16 January 2007

In memoriam: Auberon Waugh

Today, six years ago, the world lost Auberon Waugh, one of the funniest columnists ever. Waugh, the son of novelist Evelyn, was one of the very few British writers to draw attention to mediocracy (though he didn't call it that) without feeling he had to apologise to the prevailing pseudo-egalitarian ideology. Dumbing down, euro-bossiness, "progressive" Christians, phoney socialists - all were grist to his mill. His satire was subtle, so you couldn't always be sure when he was being serious and when tongue-in-cheek.

And if you need more recommendation than that, the mere fact that Polly Toynbee hated him should be reason enough to mourn his loss.

The following is a sample of his Way of the World column for the Daily Telegraph. Written in 1996, it is - sadly - even more relevant today than it was then.


In retrospect, there may be something terribly sad about those pictures which appeared day after day showing schoolchildren grinning all over their faces and hugging each other as they opened their exam results.

There are those who maintain that the extraordinarily high percentage of good grades was fully justified, that this year's children are brighter than those of previous years. Perhaps it is true that they are brighter. Their only problem, as the Institute of Management has pointed out, is that they cannot read or write or do the simplest sums.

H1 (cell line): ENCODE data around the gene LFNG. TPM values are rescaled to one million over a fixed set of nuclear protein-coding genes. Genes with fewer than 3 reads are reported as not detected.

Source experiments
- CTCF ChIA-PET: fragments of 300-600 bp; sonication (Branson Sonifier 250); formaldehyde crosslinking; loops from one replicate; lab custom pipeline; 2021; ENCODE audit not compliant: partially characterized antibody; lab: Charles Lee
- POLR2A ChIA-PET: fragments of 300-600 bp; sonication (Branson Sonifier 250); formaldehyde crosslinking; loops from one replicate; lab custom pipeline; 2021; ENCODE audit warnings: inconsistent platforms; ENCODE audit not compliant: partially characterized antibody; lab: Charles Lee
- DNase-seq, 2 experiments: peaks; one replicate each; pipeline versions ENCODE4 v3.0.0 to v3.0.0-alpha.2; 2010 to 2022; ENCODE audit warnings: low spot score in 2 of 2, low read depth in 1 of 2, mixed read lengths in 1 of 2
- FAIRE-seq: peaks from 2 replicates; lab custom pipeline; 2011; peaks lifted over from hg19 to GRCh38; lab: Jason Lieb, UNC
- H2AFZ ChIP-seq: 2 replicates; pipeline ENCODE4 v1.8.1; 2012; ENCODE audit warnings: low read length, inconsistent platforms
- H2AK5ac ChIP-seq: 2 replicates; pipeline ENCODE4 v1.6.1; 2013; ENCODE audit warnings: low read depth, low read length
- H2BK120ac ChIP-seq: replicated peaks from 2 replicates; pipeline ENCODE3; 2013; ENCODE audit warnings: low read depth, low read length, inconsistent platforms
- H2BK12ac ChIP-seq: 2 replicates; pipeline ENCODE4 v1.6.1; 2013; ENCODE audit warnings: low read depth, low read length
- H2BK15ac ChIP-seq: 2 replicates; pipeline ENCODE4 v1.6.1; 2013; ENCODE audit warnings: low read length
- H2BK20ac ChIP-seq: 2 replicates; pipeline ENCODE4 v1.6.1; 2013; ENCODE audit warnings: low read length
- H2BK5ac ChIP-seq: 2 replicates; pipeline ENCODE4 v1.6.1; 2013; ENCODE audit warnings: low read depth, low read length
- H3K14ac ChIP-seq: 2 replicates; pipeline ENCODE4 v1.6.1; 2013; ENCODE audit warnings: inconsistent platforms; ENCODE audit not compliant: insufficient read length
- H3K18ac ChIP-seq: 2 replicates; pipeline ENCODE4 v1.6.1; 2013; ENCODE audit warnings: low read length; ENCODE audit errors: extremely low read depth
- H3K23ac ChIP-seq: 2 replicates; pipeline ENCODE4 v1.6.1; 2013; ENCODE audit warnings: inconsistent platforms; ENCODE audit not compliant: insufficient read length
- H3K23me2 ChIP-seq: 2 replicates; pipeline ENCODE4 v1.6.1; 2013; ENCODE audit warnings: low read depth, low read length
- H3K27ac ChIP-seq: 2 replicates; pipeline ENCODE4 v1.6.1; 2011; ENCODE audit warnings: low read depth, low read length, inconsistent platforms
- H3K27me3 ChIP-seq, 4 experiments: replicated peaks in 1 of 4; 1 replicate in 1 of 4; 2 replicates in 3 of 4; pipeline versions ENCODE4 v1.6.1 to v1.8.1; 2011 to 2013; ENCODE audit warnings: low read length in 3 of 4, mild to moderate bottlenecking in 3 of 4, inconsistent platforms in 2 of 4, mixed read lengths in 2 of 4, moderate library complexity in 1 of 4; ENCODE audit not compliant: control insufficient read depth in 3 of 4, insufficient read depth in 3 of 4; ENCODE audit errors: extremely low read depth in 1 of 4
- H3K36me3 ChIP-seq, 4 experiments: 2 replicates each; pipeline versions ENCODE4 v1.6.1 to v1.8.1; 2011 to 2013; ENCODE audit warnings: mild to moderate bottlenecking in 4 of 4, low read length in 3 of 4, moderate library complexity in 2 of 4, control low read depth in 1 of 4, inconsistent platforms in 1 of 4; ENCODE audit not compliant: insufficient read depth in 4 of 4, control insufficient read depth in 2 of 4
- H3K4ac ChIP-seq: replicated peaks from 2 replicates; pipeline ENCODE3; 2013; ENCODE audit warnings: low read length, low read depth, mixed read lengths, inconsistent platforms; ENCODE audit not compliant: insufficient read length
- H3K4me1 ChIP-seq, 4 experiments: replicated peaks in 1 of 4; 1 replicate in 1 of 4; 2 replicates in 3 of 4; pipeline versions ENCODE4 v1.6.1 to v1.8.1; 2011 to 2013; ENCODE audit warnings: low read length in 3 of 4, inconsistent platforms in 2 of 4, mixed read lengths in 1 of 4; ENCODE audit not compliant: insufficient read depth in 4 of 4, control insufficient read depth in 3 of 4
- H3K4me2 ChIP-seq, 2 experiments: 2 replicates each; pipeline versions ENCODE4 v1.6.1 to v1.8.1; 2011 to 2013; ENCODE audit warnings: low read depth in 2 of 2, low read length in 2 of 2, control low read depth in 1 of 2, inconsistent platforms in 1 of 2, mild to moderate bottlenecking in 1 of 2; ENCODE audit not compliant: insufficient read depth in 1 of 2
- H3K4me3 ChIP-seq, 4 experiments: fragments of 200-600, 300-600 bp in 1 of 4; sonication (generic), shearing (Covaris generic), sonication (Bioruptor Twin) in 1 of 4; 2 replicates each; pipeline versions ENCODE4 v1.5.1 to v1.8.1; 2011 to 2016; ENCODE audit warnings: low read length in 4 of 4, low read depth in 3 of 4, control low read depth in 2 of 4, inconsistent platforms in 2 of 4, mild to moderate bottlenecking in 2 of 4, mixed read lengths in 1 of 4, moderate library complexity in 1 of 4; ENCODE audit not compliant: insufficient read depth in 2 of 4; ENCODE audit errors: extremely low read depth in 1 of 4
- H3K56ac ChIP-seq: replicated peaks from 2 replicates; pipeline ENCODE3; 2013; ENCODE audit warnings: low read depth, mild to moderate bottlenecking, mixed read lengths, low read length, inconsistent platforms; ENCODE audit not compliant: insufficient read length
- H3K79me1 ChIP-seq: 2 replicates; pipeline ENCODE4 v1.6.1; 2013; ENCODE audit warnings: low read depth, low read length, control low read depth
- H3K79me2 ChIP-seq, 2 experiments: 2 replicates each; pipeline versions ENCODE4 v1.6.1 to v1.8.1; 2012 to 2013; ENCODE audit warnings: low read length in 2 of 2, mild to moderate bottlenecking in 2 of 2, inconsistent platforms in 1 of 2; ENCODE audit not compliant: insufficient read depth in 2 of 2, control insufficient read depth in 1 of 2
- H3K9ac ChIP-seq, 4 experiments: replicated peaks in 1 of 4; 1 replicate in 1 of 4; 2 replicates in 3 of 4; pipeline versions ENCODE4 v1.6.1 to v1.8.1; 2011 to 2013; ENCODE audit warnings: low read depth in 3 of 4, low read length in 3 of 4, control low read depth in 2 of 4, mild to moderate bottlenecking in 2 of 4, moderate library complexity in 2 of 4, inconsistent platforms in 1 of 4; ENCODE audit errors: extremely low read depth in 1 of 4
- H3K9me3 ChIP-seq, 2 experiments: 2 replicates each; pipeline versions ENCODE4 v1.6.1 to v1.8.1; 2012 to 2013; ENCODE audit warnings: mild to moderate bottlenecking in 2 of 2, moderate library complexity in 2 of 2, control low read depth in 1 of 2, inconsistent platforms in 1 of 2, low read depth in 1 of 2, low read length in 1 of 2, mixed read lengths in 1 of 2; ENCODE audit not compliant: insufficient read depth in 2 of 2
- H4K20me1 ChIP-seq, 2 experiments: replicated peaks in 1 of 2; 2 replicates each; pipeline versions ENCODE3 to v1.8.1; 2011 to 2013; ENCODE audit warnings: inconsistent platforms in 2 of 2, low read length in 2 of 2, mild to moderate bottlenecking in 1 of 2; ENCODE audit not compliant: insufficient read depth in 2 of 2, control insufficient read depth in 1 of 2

'Over three-quarters of our members believe that current education standards are a threat to our economic competitiveness,' said Roger Young, the Institute's director-general, pointing out that these young people do not have the skills to make them employable.

A robust alternative view is that we have no business to submit our children to school examinations as it encourages elitism, favours the more intelligent and creates an unhealthy feeling of failure in the less successful. This view is more or less accommodated in the present arrangement, where everybody, or nearly everybody, is given a 'pass' and most are told they have passed with flying colours.

But it does not solve the problem of what will happen to all these gleeful schoolgirls whom we saw hugging each other as they read their A-level and GCSE results. No doubt the decline in the birthrate has added to our sentimentality about children, but I detect a note of doom in the general hysteria.

Of course a few of the more adventurous among them may take to the streets, but many of these highly qualified school leavers will probably fill their days as single parents in specially built accommodation, in the depths of the countryside, waiting patiently for their next welfare cheque.
The illustration is by the incomparable Willie Rushton, who sadly is also no longer with us.

Copyright of extract: Daily Telegraph 1998.

Update: Via Out From Under, I am reminded that today is also the 300-year anniversary of the creation of "Great Britain", an event for which there has been zero publicity.

1 comment:

Welshcakes Limoncello said...

Thanks for reminding me about both men. I miss their humour a lot.